Rating: 7 out of 10

The Verdict: Buy if you’re a little curious about Valiant but haven’t tried it yet.


Copperhead #14

Copperhead #14 (Image Comics)

Jay Faerber has made his name in creator owned comics after some early work at DC and Marvel. He’s flown under the radar quite a bit, but his comics are always a reliably good read. Personally, I enjoyed the first arc of Copperhead, but haven’t been able to pick it up since. In this issue, with artists Drew Moss and Ron Riley, Faerber wraps up another arc.

Here Sheriff Bronson chases down an assassin who’s determined to get out of town before she gets caught. It’s a well paced chase, with some great tension throughout. Credit goes to the entire team there. Faerber ratchets it up gradually through the dialogue, as Moss uses some great angles and motion, and Riley’s colors wraps it all together with splashes of color through the heavy rainstorm.

All together, it’s a fun, brisk read that definitely interests me enough to try the title out again soon.

Rating: 7 out of 10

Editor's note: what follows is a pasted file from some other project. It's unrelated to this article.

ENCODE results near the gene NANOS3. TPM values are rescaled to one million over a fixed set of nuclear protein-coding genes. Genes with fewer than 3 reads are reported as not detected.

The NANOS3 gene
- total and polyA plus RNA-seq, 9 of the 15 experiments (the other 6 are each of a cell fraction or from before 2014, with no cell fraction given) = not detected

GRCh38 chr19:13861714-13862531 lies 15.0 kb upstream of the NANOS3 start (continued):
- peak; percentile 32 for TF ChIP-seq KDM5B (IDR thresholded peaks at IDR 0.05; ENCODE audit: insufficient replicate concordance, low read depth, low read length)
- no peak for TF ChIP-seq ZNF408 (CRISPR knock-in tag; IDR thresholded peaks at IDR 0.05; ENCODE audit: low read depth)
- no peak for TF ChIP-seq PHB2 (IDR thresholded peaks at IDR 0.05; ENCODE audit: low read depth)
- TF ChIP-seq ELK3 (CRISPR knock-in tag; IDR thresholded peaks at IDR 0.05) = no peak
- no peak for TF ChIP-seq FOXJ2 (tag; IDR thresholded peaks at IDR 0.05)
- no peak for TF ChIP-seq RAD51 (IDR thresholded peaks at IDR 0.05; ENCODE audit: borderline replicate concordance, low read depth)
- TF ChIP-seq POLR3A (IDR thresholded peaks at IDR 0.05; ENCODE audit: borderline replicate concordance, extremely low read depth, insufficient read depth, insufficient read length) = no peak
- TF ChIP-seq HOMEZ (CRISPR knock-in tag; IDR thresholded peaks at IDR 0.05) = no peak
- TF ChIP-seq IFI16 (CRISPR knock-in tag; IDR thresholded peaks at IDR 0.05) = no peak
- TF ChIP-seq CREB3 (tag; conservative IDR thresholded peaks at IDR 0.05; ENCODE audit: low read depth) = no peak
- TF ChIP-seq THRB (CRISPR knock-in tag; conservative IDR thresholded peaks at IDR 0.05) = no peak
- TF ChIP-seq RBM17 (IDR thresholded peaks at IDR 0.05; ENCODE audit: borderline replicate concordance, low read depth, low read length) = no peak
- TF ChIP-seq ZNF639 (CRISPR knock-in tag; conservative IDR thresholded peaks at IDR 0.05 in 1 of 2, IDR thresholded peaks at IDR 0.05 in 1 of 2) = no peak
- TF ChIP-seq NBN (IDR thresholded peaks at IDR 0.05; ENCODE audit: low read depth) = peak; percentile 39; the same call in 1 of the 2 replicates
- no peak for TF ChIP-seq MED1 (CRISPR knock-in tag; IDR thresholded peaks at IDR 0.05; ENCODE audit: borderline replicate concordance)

The Verdict: Buy


The Damned: Ill-Gotten #2

The Damned: Ill-Gotten #2 (Oni Press)

Cullen Bunn, Brian Hurtt and Bill Crabtree know how to put together a comic. It’s really great to have a creative team that knows each other well, and can act in such perfect lockstep.

They team continues their noir-soaked supernatural crime story as Eddie meets with his boss, the demon Big Al. Al makes a show of strength to Eddie as a threat for giving an old friend sanctuary, and once Eddie makes it back to town, he finds out why the demons want his friend so badly.

Cullen and Brian have been working together for years at this point, on the first Damned miniseries, and then on the Sixth Gun. They know how to craft a story together. It’s clear that Cullen knows when to take a step back and let Brian work. It’s a great partnership that produced a fun issue. Crabtree proves that he’s one of the best color artists in comics, only pulling bright splashes of color when it’s necessary, and when it suits the story best.

If you are a noir fan, or a horror fan, pick with up. It’s a great crime story in the vein of the Untouchables.

Rating: 8 out of 10

The Verdict: Buy